CHARLOTTE, N.C. — By reevaluating industry terminology, IBM joins a number of companies trying to make the tech industry more inclusive.
There are several terms they want to change. For example, criminal hackers are put on a "blacklist," information barriers are called "Chinese walls," and the relationship between primary and secondary storage devices are described as "master and slave."
The company has a team of volunteers finding potentially-offensive terminology. Timothy Humphrey is IBM’s North Carolina senior state executive and hopes those efforts are beneficial. He got his start in IT, in 1995. Back then, it was rare to find others in his field who looked like him.
He says the industry is behind in terms of diversity, especially for Black people. Data from CNBC show Black employees make up less than 6 percent of workers at Twitter, not even 5 percent at Microsoft and Google, and less than 4 percent of Facebook employees are Black.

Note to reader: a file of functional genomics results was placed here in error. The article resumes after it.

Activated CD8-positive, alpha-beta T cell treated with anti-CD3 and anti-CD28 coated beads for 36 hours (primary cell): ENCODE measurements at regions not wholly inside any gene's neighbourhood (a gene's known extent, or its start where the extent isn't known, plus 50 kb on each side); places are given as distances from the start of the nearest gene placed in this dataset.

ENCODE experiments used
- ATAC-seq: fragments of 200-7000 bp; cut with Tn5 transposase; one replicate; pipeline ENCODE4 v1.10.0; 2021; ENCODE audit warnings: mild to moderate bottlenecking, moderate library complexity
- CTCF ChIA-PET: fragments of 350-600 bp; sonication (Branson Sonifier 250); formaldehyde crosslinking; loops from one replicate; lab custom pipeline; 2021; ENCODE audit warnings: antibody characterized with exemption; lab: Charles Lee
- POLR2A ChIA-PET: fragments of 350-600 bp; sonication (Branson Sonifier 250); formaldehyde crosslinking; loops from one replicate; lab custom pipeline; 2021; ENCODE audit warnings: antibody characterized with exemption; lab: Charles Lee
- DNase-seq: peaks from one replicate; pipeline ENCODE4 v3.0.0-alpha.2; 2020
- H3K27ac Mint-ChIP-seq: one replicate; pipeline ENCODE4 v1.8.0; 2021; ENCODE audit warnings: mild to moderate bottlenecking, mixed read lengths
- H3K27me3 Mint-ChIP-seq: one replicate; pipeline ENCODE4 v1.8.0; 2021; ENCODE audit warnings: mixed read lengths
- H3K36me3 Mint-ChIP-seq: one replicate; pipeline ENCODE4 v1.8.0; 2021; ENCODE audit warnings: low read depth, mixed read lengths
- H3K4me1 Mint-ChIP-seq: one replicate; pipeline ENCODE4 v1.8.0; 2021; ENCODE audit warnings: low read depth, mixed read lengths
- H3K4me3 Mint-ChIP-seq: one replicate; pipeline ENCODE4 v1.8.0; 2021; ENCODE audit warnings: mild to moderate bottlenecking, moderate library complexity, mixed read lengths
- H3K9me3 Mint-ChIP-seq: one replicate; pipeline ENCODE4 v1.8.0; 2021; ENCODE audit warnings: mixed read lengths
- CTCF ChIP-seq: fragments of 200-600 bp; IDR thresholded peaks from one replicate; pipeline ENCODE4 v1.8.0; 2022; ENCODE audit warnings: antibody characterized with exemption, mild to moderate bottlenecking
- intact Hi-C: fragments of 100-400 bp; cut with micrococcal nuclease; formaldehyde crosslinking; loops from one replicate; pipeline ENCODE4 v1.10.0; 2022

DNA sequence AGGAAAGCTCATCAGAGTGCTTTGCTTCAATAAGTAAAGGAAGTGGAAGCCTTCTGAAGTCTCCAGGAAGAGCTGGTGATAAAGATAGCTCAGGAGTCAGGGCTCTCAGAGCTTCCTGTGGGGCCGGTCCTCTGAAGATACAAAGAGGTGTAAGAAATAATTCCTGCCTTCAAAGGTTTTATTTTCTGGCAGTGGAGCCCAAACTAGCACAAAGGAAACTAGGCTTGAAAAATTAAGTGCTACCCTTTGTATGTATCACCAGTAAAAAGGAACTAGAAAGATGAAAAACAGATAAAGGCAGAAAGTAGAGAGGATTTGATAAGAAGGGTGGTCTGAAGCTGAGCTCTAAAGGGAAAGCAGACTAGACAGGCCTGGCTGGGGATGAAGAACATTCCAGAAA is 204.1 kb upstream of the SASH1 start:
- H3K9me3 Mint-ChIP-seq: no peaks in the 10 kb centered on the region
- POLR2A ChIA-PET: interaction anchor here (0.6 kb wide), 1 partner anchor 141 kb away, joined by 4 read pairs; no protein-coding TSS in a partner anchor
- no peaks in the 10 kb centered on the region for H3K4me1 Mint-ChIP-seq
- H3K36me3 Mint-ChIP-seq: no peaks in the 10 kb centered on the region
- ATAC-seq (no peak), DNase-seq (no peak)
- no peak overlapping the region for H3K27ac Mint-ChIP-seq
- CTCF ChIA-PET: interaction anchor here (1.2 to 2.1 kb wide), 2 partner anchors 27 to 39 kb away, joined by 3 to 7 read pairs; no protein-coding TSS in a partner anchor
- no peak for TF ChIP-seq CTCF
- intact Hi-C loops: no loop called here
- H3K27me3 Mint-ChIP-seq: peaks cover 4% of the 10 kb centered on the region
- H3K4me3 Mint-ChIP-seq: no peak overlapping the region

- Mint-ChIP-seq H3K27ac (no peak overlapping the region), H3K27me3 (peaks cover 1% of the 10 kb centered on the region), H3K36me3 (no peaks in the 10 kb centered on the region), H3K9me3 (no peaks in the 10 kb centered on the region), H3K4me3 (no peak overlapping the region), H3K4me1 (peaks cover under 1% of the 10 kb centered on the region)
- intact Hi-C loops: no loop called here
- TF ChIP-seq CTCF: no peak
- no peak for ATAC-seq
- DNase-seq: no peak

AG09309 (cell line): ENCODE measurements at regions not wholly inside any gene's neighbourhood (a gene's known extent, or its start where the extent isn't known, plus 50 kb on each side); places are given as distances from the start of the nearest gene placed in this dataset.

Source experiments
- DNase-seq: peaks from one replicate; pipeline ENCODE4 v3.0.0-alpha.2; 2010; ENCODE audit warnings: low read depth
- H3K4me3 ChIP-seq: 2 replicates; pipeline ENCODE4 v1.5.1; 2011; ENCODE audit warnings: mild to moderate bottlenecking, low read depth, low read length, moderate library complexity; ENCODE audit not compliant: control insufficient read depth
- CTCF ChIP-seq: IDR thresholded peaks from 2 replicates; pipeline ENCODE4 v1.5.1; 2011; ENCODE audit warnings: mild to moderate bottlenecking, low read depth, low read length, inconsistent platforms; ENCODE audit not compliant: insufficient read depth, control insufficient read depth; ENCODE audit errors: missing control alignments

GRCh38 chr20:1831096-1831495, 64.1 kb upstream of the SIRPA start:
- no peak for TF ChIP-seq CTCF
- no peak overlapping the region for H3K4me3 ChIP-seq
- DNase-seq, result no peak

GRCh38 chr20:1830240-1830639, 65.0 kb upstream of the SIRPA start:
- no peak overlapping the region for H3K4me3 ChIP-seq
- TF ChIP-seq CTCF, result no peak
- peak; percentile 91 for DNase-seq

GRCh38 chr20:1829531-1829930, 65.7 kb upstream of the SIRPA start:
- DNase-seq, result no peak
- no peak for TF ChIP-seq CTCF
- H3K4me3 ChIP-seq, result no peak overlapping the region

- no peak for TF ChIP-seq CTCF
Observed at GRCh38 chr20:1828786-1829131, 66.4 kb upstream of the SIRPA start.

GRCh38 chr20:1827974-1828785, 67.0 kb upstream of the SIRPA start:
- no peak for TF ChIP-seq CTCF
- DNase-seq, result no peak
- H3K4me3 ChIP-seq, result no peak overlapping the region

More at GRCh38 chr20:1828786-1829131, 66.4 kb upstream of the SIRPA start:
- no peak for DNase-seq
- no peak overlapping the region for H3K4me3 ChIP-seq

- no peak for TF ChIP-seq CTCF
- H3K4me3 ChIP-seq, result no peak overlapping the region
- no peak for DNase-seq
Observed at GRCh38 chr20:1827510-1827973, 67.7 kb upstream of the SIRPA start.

It’s one of the reasons IBM is trying to identify and replace alienating language with more inclusive speech.
“It’s so embedded in our culture.” Humphrey said. "If every day I had to see [the terms] ‘master’ and ‘slave,’ [at work,] I probably wouldn’t feel comfortable working in that environment every single day."
Twitter announced a similar plan a week after George Floyd's death with a list of terms its leaving behind. Microsoft has its own group of volunteers helping identify non-inclusive language.
Humphrey hopes in the long term, it can help open the field up to more people of color which can help close economic and social gaps that may lead to systemic issues.